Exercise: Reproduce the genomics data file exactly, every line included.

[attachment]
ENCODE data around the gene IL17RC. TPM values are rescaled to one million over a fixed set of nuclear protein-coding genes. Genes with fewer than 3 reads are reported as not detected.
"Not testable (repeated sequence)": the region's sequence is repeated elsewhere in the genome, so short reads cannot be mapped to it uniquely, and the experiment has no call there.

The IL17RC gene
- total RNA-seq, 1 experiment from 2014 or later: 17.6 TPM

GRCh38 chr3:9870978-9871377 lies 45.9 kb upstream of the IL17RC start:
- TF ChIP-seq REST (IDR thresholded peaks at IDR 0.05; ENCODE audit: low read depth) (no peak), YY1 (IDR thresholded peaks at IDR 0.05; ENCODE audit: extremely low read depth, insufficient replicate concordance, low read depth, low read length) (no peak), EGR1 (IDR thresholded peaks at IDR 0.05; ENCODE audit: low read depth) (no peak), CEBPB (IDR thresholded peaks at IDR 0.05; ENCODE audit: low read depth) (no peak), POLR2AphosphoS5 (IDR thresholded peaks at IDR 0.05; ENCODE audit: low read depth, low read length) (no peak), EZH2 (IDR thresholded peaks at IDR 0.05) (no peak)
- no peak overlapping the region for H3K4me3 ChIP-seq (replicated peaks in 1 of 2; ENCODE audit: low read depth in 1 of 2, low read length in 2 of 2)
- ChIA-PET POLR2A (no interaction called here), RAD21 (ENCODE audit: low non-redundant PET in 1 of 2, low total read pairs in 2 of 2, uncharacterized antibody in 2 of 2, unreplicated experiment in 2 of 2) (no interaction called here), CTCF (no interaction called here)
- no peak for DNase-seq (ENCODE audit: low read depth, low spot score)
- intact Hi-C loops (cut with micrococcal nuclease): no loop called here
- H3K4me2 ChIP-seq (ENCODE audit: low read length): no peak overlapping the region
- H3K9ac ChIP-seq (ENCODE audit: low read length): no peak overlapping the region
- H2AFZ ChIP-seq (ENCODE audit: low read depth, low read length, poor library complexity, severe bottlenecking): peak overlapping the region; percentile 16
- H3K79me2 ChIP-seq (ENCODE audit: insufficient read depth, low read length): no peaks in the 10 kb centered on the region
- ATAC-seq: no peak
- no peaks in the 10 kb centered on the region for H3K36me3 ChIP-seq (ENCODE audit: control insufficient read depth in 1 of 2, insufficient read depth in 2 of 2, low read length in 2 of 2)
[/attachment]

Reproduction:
ENCODE data around the gene IL17RC. TPM values are rescaled to one million over a fixed set of nuclear protein-coding genes. Genes with fewer than 3 reads are reported as not detected.
"Not testable (repeated sequence)": the region's sequence is repeated elsewhere in the genome, so short reads cannot be mapped to it uniquely, and the experiment has no call there.

The IL17RC gene
- total RNA-seq, 1 experiment from 2014 or later: 17.6 TPM

GRCh38 chr3:9870978-9871377 lies 45.9 kb upstream of the IL17RC start:
- TF ChIP-seq REST (IDR thresholded peaks at IDR 0.05; ENCODE audit: low read depth) (no peak), YY1 (IDR thresholded peaks at IDR 0.05; ENCODE audit: extremely low read depth, insufficient replicate concordance, low read depth, low read length) (no peak), EGR1 (IDR thresholded peaks at IDR 0.05; ENCODE audit: low read depth) (no peak), CEBPB (IDR thresholded peaks at IDR 0.05; ENCODE audit: low read depth) (no peak), POLR2AphosphoS5 (IDR thresholded peaks at IDR 0.05; ENCODE audit: low read depth, low read length) (no peak), EZH2 (IDR thresholded peaks at IDR 0.05) (no peak)
- no peak overlapping the region for H3K4me3 ChIP-seq (replicated peaks in 1 of 2; ENCODE audit: low read depth in 1 of 2, low read length in 2 of 2)
- ChIA-PET POLR2A (no interaction called here), RAD21 (ENCODE audit: low non-redundant PET in 1 of 2, low total read pairs in 2 of 2, uncharacterized antibody in 2 of 2, unreplicated experiment in 2 of 2) (no interaction called here), CTCF (no interaction called here)
- no peak for DNase-seq (ENCODE audit: low read depth, low spot score)
- intact Hi-C loops (cut with micrococcal nuclease): no loop called here
- H3K4me2 ChIP-seq (ENCODE audit: low read length): no peak overlapping the region
- H3K9ac ChIP-seq (ENCODE audit: low read length): no peak overlapping the region
- H2AFZ ChIP-seq (ENCODE audit: low read depth, low read length, poor library complexity, severe bottlenecking): peak overlapping the region; percentile 16
- H3K79me2 ChIP-seq (ENCODE audit: insufficient read depth, low read length): no peaks in the 10 kb centered on the region
- ATAC-seq: no peak
- no peaks in the 10 kb centered on the region for H3K36me3 ChIP-seq (ENCODE audit: control insufficient read depth in 1 of 2, insufficient read depth in 2 of 2, low read length in 2 of 2)